Thursday, July 2, 2015
1012 C Street  •  Floresville, TX 78114  •  Phone: 830-216-4519  •  Fax: 830-393-3219  • 

WCN Site Search


Lost & Found

Our beloved Gracie is missing since October, Dachshund/Lab mix, microchipped, about 30 pounds, black with little white. $1000 reward for safe return. Call with any information, 830-393-9999 or 419-250-9099.

VideoPlease help my toy Aussie get home..181 & 1604 area. She's an adult,13" & less than 20 pounds. Please call if you see or find her. 210-328-5050
Lost: Cow, black with white face, female, west of La Vernia, near 2831 FM 1346, weighs about 1000 lbs., she is a fence jumper. Anyone with information call 830-534-4675.
More Lost & Found ads ›

Help Wanted

Seeking individual to work in a local child-care center, paid holidays, etc., must be high school grad or GED. Apply in person at Cubs Country Childcare, 212 FM 1346 in La Vernia.
SS Water Supply Corp. is accepting applications for a full-time Administrative Assistant. Minimum qualifications: Five years in an office environment, proven organization and computing skills and above average communication ability required. The ideal candidate will have some financial management experience, ability to understand and interpret legal documents, become a notary, acquire skills to support the water utility industry and work independently on occasion. Person selected will be in an environment dealing with a variety of situations while serving the public. Starting pay depends on experience. Great benefits! Applications and resumes will be taken until position is filled! Apply in person at 10393 U.S. Hwy. 87 W., La Vernia, Texas, 830-779-2837.
More Help Wanted ads ›

Featured Videos





Video Vault ›

Gardening Q&A


Ask the Master Gardeners: March 2014




E-Mail this Story to a Friend
Print this Story

Disclaimer:
Guadalupe County Master Gardeners is responsible for this content, which is not edited by the Wilson County News or wilsoncountynews.com.
March 1, 2014 | 2,423 views | 1 comment

Q: I want to plant tomatillos. What should I know about them?

A: You probably have to buy the tomatillo or husk tomato (Physalis ixocarpa) by seed. There are lots of varieties available, such as Cape Gooseberry, Mayan Husk Tomato, and Rendidora. When I was a kid growing up in Florida, everyone had a plant or two in their garden. Now that I read the growing conditions, I see why. Tomatillos like well-drained, sandy loam soils with a pH between 5.5 and 7.3 according to AgriLife Extension’s Masabni, King and Taylor. This Mexican native is sensitive to the cold and likes 80 to 90 degree days and 60 to 70 degree nights. It prefers low humidity and sparse rainfall and should do very well here. Cuttings root easily.

Masabni says that tomatillos have only a few pests and diseases. Those include cutworms, root-knot nematodes, tobacco budworm, and whiteflies among the pests, and black spot and tobacco mosaic virus as the diseases. Once planted, tomatillos bear fruit in 65 to 85 days and continue bearing until the first frost.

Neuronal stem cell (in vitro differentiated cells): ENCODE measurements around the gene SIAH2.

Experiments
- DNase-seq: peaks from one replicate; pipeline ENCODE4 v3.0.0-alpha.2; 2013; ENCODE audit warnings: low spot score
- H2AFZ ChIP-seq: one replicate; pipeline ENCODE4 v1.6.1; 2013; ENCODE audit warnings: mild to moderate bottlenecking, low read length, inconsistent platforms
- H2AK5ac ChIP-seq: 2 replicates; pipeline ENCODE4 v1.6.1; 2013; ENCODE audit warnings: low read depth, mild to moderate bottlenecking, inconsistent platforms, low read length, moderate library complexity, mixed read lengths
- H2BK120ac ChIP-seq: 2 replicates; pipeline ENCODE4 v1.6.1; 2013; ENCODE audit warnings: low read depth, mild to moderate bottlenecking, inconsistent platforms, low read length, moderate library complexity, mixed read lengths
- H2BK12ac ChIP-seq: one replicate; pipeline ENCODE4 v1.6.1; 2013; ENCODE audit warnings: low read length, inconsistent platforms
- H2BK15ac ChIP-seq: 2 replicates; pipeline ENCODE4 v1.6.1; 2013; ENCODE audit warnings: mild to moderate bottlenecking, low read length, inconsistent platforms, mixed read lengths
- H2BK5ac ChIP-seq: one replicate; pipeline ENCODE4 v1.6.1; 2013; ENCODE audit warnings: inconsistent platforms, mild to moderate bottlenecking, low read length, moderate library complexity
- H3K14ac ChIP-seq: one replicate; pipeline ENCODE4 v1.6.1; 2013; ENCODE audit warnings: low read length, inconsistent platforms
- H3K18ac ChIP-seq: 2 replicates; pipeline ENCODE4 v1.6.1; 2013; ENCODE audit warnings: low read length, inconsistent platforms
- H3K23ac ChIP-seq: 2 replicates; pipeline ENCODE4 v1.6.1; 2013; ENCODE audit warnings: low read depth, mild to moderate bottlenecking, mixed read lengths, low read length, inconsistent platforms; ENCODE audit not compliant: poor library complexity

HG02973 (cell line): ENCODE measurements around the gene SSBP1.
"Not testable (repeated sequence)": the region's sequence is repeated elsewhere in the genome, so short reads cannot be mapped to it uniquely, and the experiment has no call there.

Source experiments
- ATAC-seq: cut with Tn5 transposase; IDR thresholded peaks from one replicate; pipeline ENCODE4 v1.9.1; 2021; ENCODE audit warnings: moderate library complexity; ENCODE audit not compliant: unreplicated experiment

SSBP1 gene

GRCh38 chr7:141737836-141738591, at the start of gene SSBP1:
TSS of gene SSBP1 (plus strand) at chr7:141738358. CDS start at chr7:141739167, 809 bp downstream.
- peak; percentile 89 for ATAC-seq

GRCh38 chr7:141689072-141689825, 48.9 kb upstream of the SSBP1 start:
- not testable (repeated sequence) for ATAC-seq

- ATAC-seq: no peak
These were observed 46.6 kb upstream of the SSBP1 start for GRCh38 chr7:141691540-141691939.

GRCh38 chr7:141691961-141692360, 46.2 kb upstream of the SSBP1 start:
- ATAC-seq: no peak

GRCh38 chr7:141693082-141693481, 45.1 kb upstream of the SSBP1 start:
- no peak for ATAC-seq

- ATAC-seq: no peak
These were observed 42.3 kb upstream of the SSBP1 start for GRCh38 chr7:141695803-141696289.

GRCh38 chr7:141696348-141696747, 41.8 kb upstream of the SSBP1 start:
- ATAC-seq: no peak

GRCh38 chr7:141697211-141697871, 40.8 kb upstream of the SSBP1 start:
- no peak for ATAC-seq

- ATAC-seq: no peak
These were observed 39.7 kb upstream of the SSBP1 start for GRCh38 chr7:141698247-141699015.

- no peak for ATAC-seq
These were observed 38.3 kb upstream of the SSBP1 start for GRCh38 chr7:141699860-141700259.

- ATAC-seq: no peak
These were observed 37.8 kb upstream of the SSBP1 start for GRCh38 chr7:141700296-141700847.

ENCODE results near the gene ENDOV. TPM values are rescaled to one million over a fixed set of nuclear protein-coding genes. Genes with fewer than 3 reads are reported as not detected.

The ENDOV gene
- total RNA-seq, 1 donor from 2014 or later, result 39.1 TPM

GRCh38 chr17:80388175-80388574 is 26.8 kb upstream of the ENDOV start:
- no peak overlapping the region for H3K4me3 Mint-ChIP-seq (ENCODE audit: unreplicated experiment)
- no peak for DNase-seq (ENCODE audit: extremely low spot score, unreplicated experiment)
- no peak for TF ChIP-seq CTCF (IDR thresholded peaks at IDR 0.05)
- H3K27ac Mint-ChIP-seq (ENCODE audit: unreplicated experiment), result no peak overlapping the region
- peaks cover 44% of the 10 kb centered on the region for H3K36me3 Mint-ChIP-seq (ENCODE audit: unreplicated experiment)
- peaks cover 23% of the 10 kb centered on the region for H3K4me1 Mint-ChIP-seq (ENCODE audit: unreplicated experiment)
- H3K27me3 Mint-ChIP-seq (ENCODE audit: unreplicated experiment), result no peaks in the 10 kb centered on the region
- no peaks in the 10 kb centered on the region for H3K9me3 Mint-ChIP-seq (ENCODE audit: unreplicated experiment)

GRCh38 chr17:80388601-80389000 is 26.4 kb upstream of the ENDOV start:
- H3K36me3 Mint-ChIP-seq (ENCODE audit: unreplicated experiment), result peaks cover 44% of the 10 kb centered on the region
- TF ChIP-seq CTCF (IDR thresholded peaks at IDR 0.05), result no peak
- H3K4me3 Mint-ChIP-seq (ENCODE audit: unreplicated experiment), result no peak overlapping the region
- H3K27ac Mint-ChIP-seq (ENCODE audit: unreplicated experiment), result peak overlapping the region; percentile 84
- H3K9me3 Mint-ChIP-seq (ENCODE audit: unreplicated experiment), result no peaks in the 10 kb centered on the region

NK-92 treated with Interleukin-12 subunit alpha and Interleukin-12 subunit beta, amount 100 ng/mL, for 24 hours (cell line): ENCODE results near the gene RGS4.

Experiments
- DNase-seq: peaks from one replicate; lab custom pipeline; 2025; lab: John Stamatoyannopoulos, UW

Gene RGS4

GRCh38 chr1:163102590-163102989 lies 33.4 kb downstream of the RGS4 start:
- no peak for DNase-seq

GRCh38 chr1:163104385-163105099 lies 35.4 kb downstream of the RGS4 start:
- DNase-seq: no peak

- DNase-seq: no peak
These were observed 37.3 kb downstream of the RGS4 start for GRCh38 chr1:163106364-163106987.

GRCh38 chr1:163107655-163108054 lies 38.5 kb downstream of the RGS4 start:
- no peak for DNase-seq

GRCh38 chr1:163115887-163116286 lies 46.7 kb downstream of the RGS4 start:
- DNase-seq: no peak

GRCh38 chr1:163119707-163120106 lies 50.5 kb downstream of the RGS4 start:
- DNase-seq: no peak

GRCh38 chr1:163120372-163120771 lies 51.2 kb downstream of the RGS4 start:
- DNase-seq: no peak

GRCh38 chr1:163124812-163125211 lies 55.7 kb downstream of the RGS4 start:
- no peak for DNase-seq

Q: I love goldenrod and hear that it attracts bees and other pollinators. Can I plant it in my garden?

A: Goldenrod is beautiful and, contrary to popular belief, does not cause hay fever (which is caused by pollen from ragweed). If, however, you are planting tall goldenrod (Solidago altissima), you need to make sure you know what you are getting into. Sally Wasowski (in Native Texas Plants) mentions that you need a lot of room. She started with one plant and it spread. I transplanted one plant into my garden last fall. Now I have about 20 plants which I am sharing with my friends. Goldenrod blooms from September to November. The plant likes dry to moist roadsides and open woods in part shade and shade and grows in many different soil types. According to Wildflower.org (the Wildflower center in Austin), the height is determined mostly by the fertility and moisture content of the soil. Goldenrod flowers attract both bees and butterflies, so if you have space, it is great for a wildscape. For a smaller yard, Wasowski suggests using Prairie goldenrod and Wright goldenrod since they are far better behaved.

Q: I’m getting ready to mulch my plants. How do I know how much to buy?

A: Doug Welsh in his Texas Garden Almanac says that to figure out the amount of mulch you need, multiply the area by the desired depth of mulch expressed in feet; then divide that amount by the number of cubic feet in the bag. His example is for 1000 square feet of area at a 2 inch mulch depth: so 1000 times 0.167 foot equals 167 cubic foot. Divide that by a two cubic foot bag and you get 84 bags. Or you can just guess and keep running back and forth for more like I do. Some people buy mulch by bulk because it is cheaper. But I find that bagged mulch is much easier for me to handle.

Clara Mae Marcotte is a Texas Master Gardener with Texas A&M AgriLife Extension. If you have a question to be answered, call the Master Gardeners at 830-379-1972 or leave a message to be answered. The website is guadalupecountymastergardeners.org. The Master Gardener research library is open Mondays from 8:30 to noon, at the Mary B. Erskine School in Seguin at the corner of E. Krezdorn and N. River.
 
‹ Previous Blog Entry
 

Your Opinions and Comments

 
Name/Username  
Location  
March 5, 2014 11:30am
 
|

Share your comment or opinion on this story!


You must be logged in to post a comment.




Not a subscriber?
Subscriber, but no password?
Forgot password?
Gardening-Blog
auto chooserTriple R DC ExpertsHeavenly Touch homeVoncille Bielefeld homeDrama KidsAllstate & McBride Realty

  Copyright © 2007-2015 Wilson County News. All rights reserved. Web development by Drewa Designs.